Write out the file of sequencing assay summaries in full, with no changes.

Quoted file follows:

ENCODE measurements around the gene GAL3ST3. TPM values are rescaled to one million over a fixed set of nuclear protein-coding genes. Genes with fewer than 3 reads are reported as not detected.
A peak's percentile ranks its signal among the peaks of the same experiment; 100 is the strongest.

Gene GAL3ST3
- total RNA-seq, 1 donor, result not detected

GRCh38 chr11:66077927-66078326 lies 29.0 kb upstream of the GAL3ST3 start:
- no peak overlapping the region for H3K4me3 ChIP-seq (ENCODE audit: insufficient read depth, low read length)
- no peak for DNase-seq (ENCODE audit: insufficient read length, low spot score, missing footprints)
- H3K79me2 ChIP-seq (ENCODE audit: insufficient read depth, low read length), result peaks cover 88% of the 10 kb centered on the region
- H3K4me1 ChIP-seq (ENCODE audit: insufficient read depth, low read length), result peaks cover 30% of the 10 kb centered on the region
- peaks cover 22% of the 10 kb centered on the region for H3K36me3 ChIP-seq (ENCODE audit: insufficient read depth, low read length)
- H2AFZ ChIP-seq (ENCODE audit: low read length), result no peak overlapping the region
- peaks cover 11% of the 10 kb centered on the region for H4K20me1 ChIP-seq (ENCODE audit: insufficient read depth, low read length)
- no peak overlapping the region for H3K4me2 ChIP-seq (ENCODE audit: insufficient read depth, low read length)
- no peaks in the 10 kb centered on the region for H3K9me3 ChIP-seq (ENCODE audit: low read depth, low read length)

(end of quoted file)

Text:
ENCODE measurements around the gene GAL3ST3. TPM values are rescaled to one million over a fixed set of nuclear protein-coding genes. Genes with fewer than 3 reads are reported as not detected.
A peak's percentile ranks its signal among the peaks of the same experiment; 100 is the strongest.

Gene GAL3ST3
- total RNA-seq, 1 donor, result not detected

GRCh38 chr11:66077927-66078326 lies 29.0 kb upstream of the GAL3ST3 start:
- no peak overlapping the region for H3K4me3 ChIP-seq (ENCODE audit: insufficient read depth, low read length)
- no peak for DNase-seq (ENCODE audit: insufficient read length, low spot score, missing footprints)
- H3K79me2 ChIP-seq (ENCODE audit: insufficient read depth, low read length), result peaks cover 88% of the 10 kb centered on the region
- H3K4me1 ChIP-seq (ENCODE audit: insufficient read depth, low read length), result peaks cover 30% of the 10 kb centered on the region
- peaks cover 22% of the 10 kb centered on the region for H3K36me3 ChIP-seq (ENCODE audit: insufficient read depth, low read length)
- H2AFZ ChIP-seq (ENCODE audit: low read length), result no peak overlapping the region
- peaks cover 11% of the 10 kb centered on the region for H4K20me1 ChIP-seq (ENCODE audit: insufficient read depth, low read length)
- no peak overlapping the region for H3K4me2 ChIP-seq (ENCODE audit: insufficient read depth, low read length)
- no peaks in the 10 kb centered on the region for H3K9me3 ChIP-seq (ENCODE audit: low read depth, low read length)